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Time for a year-end memory workout

Don’t think of this as a newspaper column. Think of it as an end-of-year memory workout. Of all the  small calamities that may have befallen you in the last year, those moments when you have forgotten something you thought you really should have remembered may have been the most anxiety-producing. 

Toward the end of his life, Robert Louis Stevenson said, “I have a grand memory for forgetting.” We can all relate. It may involve things such as failing to turn off an appliance when you leave the house. “Did I leave the iron on?” Did you turn off the oven? Sometimes it’s bigger issues:  Your granddaughter’s 21st birthday?  Your daily medications?

As the demographic of aging people explodes (“Every day 10,000 people turn 65 and that will continue to happen for the next 19 years,” per a recent Harvard study), we are going to hear more about how to strengthen memory function.  And hopefully, we will also hear more about how to “stress less” when it comes to our forgetting behaviors. My ever-favorite comment comes from my gerontologist friend, Dr. Vicki Schmall, who says, “You brain is like a library, and an old library has many books — so it naturally takes longer to retrieve one.”

If you hang around any group of elders, the topic will come up — perhaps as a joke. (“There are four signs of old age: The first is memory loss, and I can’t remember the other three!”)  Those jokes often result in a group laugh — which is good because laughter is aerobic, and regular aerobic activity helps improve memory. Maybe those one-liners are so funny they even result in a group hug — also good for enhancing memory function. And believe it or not, research suggests hugs also help our immune systems stave off colds and the flu. No kissing — just hugging.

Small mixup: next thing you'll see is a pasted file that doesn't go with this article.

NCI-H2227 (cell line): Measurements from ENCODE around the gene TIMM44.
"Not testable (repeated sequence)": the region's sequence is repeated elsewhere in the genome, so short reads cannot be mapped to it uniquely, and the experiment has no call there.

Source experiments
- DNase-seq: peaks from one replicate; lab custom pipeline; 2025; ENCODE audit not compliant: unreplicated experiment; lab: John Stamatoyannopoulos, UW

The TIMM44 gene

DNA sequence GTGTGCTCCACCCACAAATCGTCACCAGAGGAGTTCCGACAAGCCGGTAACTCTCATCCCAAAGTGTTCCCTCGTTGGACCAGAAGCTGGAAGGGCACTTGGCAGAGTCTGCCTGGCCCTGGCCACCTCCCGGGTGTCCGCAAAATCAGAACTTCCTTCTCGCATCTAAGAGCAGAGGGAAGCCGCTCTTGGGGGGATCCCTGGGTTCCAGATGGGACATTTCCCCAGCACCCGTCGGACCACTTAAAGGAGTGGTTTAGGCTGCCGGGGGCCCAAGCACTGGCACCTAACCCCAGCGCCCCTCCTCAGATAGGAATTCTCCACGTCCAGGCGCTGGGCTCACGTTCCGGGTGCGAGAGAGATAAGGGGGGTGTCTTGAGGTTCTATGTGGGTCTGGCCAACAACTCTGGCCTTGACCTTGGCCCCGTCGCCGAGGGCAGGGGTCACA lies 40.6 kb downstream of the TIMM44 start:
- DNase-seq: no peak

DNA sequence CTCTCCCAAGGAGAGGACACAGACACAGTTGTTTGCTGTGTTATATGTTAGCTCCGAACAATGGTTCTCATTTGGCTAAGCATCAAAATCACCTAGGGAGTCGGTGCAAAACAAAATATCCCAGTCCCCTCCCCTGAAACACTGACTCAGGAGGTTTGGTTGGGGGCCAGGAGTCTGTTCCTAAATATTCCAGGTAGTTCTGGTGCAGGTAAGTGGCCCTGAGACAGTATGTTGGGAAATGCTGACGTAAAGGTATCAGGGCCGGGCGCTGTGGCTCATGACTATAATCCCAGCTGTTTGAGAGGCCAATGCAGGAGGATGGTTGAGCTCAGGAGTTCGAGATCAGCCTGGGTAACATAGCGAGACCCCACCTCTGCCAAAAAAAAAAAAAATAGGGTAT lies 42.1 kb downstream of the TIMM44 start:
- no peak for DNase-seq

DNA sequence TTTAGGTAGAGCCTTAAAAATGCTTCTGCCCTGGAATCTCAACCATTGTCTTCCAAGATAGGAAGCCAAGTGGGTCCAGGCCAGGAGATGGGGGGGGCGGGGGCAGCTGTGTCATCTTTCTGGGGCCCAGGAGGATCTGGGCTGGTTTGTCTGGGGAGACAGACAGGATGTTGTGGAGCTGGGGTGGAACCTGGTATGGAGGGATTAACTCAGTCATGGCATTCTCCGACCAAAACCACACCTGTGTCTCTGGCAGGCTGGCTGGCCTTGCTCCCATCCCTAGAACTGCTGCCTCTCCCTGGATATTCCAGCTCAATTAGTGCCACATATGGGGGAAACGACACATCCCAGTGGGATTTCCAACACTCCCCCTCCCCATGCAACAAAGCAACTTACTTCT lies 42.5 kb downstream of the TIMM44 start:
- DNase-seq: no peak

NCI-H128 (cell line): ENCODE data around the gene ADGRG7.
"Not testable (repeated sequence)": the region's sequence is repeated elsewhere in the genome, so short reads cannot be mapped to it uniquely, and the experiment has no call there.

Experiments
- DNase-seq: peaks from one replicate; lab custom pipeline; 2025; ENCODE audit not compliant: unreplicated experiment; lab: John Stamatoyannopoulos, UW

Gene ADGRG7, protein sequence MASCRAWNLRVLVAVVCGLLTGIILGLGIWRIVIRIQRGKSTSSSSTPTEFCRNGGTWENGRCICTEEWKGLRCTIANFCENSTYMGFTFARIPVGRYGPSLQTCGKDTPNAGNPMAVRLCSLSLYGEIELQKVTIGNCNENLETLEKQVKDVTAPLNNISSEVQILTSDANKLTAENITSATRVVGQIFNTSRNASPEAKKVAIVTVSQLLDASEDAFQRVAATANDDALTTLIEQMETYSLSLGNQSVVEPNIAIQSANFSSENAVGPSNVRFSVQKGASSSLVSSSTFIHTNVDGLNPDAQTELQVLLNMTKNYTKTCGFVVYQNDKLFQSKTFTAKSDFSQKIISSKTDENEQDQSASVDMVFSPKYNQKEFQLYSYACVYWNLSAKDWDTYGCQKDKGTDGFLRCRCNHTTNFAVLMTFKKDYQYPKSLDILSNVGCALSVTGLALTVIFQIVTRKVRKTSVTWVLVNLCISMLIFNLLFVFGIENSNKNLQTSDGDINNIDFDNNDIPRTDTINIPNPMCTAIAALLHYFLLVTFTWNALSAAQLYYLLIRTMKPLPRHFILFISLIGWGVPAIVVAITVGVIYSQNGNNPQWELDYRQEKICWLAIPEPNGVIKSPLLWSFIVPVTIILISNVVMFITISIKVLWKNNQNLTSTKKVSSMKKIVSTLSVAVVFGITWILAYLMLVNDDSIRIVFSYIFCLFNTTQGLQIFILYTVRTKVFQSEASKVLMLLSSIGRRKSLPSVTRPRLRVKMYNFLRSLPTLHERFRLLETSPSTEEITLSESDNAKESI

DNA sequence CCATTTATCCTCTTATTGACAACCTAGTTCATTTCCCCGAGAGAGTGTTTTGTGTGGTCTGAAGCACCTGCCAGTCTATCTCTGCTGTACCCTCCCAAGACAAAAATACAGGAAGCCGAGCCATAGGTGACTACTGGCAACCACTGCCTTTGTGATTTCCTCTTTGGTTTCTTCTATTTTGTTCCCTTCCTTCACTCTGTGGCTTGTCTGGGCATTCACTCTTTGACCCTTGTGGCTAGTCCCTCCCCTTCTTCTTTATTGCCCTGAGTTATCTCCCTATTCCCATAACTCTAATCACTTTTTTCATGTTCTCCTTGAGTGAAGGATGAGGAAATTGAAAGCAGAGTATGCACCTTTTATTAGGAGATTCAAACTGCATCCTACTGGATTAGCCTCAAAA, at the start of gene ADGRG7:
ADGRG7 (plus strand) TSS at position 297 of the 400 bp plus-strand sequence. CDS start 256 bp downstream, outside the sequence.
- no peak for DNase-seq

But let’s get back to the topic at hand.  Where was I? Oh yes … as we age, we accumulate a vast storehouse of experiences that tumble and cavort in our minds vying for brain space.  But studies show that the aging brain is very adaptable; if we push ourselves cognitively, eat nutrient-dense food and get restorative sleep each night, we should be just fine.

That said, little things mean a lot. There’s a research study referenced in the “The Senior Moments Memory Workout” by Tom Friedman (great book, by the way) that suggests talking to someone for just 10 minutes “can improve your memory and boost your performance on tests of cognitive skills.”  

There’s another way to look at this of course. Let’s call it: “Blessed are the forgetful.” That phrase is also used in the book mentioned previously, but the concept was originally introduced in a New York Times article years ago (Benedict Carey, June 2007). “It may seem like a paradox, but forgetting is an important part of remembering.” Your ability to block certain unimportant memories and tune out irrelevant information frees up your ability to recall those things that are more significant to you. Let your brain “play favorites” with remembering.

Your neighbor’s birthday is not as important to recall as your granddaughter’s birthday, and taking you medications in a timely way, and as directed, is the most important of all. Remember that. 

Sharon Johnson is a retired Oregon State University associate professor emeritus. Reach her at Sharon@hmj.com.